Finding people who need funding to do real estate deals isn’t hard – there will always be real estate deals and operators who need funding but can’t get it for their deal. It could be they have a limited track record, they don’t have collateral, the deal is too small for a bank, or other risk factors.
The easiest way is to work with a crowdfunding platform, more on that below, but if you want to avoid those… you just need to meet other real estate investors or operators. I learned about the two syndications I’m involved in through word of mouth. When you start making investments, you start talking with fellow investors about how deals are structured, what is typical, and how to vet the terms. They will also start bringing deals to you to get a second opinion and that’s how you learn about them.
I had no hands-on real estate investing experience before dabbling in these two real estate syndications, but I understood investing. I knew the internal rate of return I’d need to have to be enticed by a riskier relatively illiquid deal (compared to the stock market).
How does crowdfunding fit into the picture?
Crowdfunding platforms make it easier to find syndication deals. If a platform offers an investment into individual properties, you’re really looking at a syndication deal.
As is the case with any private investments, the biggest challenge is deal flow. To find good deals, you have to see a lot of deals, analyze them, and only invest in the ones that meet your criteria. If you don’t see a lot of deals, you may be tempted by sub-par deals, weaker operators, and other negative issues just to be invested.
Crowdfunded real estate sites act as a magnet for deals. If you are a sponsor, and you don’t have a ready pool of investors, it can be hard to find investors. So the sites act as a magnet for sponsors and investors, making everyone’s lives easier while taking a small cut (a percentage when the deal is completed plus a percentage of the distributions).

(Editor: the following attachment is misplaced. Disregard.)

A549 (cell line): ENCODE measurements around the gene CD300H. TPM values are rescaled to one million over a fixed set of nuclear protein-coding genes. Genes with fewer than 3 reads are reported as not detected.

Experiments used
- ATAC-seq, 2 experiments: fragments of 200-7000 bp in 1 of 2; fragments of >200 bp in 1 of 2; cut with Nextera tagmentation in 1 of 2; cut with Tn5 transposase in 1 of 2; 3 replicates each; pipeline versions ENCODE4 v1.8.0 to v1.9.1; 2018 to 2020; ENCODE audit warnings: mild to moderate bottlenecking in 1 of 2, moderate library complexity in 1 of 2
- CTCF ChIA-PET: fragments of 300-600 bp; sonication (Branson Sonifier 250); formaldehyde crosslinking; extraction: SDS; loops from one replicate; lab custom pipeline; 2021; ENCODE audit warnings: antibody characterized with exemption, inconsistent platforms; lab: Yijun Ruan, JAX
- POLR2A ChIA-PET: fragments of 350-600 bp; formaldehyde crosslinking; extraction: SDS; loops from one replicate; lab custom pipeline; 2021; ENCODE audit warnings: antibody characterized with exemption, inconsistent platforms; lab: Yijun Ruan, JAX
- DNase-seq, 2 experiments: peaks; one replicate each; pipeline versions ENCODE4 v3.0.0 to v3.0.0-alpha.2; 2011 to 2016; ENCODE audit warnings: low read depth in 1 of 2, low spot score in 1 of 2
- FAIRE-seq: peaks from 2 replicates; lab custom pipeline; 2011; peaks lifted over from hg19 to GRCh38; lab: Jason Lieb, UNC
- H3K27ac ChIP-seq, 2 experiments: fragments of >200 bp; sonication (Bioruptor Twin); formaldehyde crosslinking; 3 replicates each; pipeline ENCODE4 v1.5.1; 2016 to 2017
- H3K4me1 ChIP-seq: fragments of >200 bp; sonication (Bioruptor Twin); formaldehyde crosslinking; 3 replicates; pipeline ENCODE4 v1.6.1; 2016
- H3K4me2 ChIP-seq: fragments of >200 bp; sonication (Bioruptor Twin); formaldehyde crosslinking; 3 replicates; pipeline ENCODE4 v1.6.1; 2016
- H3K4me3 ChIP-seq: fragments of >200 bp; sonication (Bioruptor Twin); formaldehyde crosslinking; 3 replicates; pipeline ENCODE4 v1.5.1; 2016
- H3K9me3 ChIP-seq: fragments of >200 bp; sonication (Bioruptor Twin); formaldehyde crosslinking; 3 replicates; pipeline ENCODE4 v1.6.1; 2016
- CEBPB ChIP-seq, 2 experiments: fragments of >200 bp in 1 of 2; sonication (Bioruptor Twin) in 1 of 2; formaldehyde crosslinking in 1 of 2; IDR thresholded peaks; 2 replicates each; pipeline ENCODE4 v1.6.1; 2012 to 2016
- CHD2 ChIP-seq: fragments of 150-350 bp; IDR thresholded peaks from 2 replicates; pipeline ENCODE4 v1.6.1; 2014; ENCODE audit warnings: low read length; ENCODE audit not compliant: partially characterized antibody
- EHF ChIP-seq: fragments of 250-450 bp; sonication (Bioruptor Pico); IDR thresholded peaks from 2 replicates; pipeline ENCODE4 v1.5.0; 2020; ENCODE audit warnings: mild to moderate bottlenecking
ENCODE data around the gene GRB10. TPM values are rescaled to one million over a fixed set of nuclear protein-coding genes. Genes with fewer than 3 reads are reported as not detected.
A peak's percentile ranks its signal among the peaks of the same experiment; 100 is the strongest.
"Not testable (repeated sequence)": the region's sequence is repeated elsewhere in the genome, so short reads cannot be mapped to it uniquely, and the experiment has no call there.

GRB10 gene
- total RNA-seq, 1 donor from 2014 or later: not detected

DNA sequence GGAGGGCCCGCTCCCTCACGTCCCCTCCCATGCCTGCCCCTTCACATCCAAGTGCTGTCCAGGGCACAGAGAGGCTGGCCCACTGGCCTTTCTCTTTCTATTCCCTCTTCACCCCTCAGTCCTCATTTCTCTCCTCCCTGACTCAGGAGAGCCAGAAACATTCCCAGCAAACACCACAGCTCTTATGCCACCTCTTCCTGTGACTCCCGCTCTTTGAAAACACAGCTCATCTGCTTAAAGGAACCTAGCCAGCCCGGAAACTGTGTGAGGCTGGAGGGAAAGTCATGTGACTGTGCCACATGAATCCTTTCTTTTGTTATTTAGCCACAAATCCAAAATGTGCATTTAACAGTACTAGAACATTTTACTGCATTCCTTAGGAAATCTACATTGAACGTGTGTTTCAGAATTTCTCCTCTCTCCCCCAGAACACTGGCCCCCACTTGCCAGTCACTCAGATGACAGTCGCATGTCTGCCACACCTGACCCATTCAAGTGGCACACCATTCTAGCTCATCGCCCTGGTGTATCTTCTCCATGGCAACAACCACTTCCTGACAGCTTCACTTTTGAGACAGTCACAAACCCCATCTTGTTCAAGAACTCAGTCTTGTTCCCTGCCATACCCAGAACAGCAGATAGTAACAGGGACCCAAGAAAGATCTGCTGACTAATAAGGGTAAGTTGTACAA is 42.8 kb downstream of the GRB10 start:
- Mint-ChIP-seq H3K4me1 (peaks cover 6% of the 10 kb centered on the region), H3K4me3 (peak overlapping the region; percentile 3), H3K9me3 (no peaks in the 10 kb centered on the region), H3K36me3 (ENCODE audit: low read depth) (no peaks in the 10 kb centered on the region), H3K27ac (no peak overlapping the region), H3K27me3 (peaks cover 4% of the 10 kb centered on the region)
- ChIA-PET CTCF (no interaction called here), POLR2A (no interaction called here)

Before crowdfunding, it was harder to find syndication deals. You had to already know real estate investors, scour online forums or other groups, and you had to do the due diligence yourself with no filter.
One thing you will learn very quickly if you decide to invest outside the stock market, you have to filter through a lot of bad investments. With crowdfunding, at the very least, you have a rough filter that gets rid of the truly bad deals before you even see them. (and I’d argue the failure of RealtyShares shows hard it is to do this at scale)
If you aren’t, or prefer crowdfunded real estate funds, take a look at Realty Mogul or Fundrise. With funds, you do not need to be an accredited investor. With funds, you don’t even have to do any due diligence on individual deals. You can invest in their funds, which often have very specific investment criteria, and simply collect distributions. The benefit of a fund is that you get diversification across many properties, rather than being subject to the fortunes of a single one.
Have you considered real estate syndication?
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Originally posted at https://wallethacks.com/real-estate-syndication/